Passed during June’s veto session, Act 81 is the law that codified Vermont’s transition plan for the last beneficiaries of its pandemic-era General Assistance Emergency Housing program. When the House Human Services and Senate Health and Welfare committees met for an update on its implementation this fall, their list of witnesses included, among the usual state officials and nonprofit executives, a pair of unconventional experts: people with lived experience of homelessness.
Rebecca Duprey – an abuse survivor who, like many homeless Vermonters, received a voucher to stay in a motel during COVID-19 – made a name for herself as an advocate in Montpelier last spring as the state prepared to evict her from the Hilltop Inn in Berlin. But Oct. 5 marked her first invited appearance before the legislature.
Bryan Plant, a formerly homeless resident of Bristol, joined her. While the service providers tasked with helping the state find permanent housing for Vermont’s remaining motel dwellers before April outlined a litany of roadblocks in their testimonies, Plant’s story revealed the human consequences of those same problems.
Both Duprey and Plant have found stable housing, but it didn’t come easily. Duprey credited two individual legislators, Sen. Ann Cummings and Rep. Anne Donahue, for introducing her to the activist Brenda Siegel, who helped Duprey access the motel program last winter and later vouched for her when she submitted a rental application to a landlord who happened to know Siegel’s father.
“I didn’t find housing because [the Agency of Human Services] did something. In fact, AHS has been nowhere – not a single contact my entire time I was in the hotels,” Duprey said. “I applied for housing, sometimes 15 apartments in just one week. I was always put to the bottom of the list, not accepted or even looked at the second they found out I was homeless.”
Duprey has stayed in touch with some of the homeless Vermonters who remain in the motels. For them, Act 81 created new eligibility rules, which have led to evictions. Duprey put some of the blame on the Department for Children and Families and its Economic Services Division.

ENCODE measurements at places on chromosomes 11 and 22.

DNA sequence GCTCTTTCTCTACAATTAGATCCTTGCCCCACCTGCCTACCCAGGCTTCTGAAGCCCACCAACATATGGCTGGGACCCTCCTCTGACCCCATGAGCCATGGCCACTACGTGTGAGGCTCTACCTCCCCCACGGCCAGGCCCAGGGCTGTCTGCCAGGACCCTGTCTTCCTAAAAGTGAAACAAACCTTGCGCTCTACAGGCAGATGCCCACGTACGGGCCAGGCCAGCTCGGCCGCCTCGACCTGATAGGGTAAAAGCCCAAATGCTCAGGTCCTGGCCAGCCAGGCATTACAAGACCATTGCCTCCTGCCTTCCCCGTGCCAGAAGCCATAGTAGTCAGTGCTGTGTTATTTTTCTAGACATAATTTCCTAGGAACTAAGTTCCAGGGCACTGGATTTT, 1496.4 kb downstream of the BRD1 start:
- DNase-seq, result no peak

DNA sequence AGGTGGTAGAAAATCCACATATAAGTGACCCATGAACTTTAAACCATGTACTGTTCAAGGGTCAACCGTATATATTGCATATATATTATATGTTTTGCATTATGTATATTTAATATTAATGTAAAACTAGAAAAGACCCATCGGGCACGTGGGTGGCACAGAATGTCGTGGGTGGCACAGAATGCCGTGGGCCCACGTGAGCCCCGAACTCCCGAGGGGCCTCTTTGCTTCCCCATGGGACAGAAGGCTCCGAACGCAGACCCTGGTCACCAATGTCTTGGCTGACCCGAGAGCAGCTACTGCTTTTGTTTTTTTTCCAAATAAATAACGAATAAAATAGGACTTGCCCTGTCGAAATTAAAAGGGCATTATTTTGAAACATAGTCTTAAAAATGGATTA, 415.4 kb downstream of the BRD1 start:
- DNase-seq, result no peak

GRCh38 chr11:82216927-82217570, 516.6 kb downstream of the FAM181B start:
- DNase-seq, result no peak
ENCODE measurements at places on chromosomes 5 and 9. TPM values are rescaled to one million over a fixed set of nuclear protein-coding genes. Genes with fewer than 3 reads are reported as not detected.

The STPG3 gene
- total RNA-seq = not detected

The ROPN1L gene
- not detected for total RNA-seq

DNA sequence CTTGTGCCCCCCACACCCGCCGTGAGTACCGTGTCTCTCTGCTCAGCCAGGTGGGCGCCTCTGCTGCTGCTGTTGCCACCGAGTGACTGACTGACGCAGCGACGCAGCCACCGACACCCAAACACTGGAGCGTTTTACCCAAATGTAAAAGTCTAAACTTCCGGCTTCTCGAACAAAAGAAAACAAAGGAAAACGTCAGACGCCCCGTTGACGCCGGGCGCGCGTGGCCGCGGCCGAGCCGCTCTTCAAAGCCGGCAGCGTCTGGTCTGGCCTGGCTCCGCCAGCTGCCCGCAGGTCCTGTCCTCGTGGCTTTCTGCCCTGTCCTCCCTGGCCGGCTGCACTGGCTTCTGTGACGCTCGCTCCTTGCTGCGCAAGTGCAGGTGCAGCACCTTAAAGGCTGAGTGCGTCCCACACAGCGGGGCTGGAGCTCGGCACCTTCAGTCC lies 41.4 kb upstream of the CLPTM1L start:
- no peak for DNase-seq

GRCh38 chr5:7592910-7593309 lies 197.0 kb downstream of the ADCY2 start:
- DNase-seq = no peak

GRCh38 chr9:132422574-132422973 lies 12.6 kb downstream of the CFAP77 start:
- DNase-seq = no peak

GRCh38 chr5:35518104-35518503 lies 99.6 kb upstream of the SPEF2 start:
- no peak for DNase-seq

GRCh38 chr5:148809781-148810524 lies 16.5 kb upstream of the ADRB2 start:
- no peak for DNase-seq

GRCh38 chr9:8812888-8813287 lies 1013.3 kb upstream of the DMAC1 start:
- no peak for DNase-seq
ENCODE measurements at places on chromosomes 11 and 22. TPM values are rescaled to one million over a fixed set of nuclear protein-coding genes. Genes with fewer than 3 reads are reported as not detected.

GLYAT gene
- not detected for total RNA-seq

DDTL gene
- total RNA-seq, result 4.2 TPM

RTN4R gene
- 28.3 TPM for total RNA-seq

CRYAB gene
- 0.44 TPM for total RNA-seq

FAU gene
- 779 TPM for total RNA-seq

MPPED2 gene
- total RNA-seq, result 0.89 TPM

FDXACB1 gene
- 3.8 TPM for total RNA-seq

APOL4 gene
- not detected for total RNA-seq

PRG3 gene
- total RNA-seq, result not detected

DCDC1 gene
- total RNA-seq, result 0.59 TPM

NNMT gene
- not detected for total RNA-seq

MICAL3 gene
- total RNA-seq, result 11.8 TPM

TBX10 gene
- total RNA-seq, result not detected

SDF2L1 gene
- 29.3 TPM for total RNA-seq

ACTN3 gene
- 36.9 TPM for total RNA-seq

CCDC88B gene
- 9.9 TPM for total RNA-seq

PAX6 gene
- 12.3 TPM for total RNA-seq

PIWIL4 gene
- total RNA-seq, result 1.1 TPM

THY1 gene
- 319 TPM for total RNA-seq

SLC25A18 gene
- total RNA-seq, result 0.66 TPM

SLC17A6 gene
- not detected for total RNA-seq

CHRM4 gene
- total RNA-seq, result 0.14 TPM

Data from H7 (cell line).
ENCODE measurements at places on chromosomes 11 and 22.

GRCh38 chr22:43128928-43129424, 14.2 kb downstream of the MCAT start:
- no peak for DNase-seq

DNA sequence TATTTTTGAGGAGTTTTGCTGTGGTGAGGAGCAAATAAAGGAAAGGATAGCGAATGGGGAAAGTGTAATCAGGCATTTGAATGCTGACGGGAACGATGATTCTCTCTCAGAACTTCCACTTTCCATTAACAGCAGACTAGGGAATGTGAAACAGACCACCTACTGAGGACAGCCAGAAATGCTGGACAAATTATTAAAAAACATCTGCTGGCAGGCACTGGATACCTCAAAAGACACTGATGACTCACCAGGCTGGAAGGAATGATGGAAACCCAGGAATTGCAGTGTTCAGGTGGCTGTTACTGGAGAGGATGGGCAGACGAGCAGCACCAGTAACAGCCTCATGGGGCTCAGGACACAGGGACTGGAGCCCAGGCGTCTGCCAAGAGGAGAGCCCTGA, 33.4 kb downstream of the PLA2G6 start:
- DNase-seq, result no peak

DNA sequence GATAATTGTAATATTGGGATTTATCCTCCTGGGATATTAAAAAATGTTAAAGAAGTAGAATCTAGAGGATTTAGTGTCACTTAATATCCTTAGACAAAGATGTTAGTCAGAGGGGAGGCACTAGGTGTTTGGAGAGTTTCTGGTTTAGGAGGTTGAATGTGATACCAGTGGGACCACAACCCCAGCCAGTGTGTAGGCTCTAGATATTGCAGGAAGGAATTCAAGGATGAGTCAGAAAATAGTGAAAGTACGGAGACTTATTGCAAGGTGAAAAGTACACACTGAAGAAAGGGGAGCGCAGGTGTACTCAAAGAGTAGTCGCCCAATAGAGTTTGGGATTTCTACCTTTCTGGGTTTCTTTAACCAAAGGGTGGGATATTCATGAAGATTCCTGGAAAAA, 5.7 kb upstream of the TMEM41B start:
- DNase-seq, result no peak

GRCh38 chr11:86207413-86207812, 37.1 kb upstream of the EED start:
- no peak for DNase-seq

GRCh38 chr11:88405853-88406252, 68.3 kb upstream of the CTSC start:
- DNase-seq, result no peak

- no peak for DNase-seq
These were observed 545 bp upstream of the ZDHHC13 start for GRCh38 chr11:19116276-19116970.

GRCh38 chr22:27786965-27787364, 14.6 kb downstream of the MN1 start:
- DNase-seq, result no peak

“People that should be in the cohort up until April of 2024 are being kicked out at fast speeds and for reasons that are of no fault of their own, but rather the state’s,” Duprey said. “ESD offices are not clear on the rules, and they discourage folks from reaching out for help from other providers or are simply turning them away from the offices during office hours.”
Plant spent nearly a year in a shelter, followed by two years in transitional housing, during which he struggled to secure social services, disability benefits, a cell phone, and a Section 8 voucher. His testimony detailed an odyssey through mazes of bureaucracy.
“Every few months, it seemed like some agency or another needed paperwork filled out. Someone actually needs to read through the questions, because many are often unclear, especially when a person is worried that one wrong answer can get them dropped from a program,” Plant said.
Packets would arrive at Plant’s doorstep with what he called “unrealistic turnaround request times.” In a panic, over the course of “roughly 24 to 48 hours,” he would collect the necessary information and send the documents back to an agency that would itself take weeks or months to process his response.
Service coordinators can help clients with tasks of this kind, but by Plant’s account, they tend to have spotty availability and sometimes disappear altogether. “I’m now on number 11 in three years,” he said.
Plant pointed out that homeless people may face challenges related to mental health or substance use that can make long, duplicative applications for assistance especially difficult to fill out – not to mention follow-up phone calls and recertifications.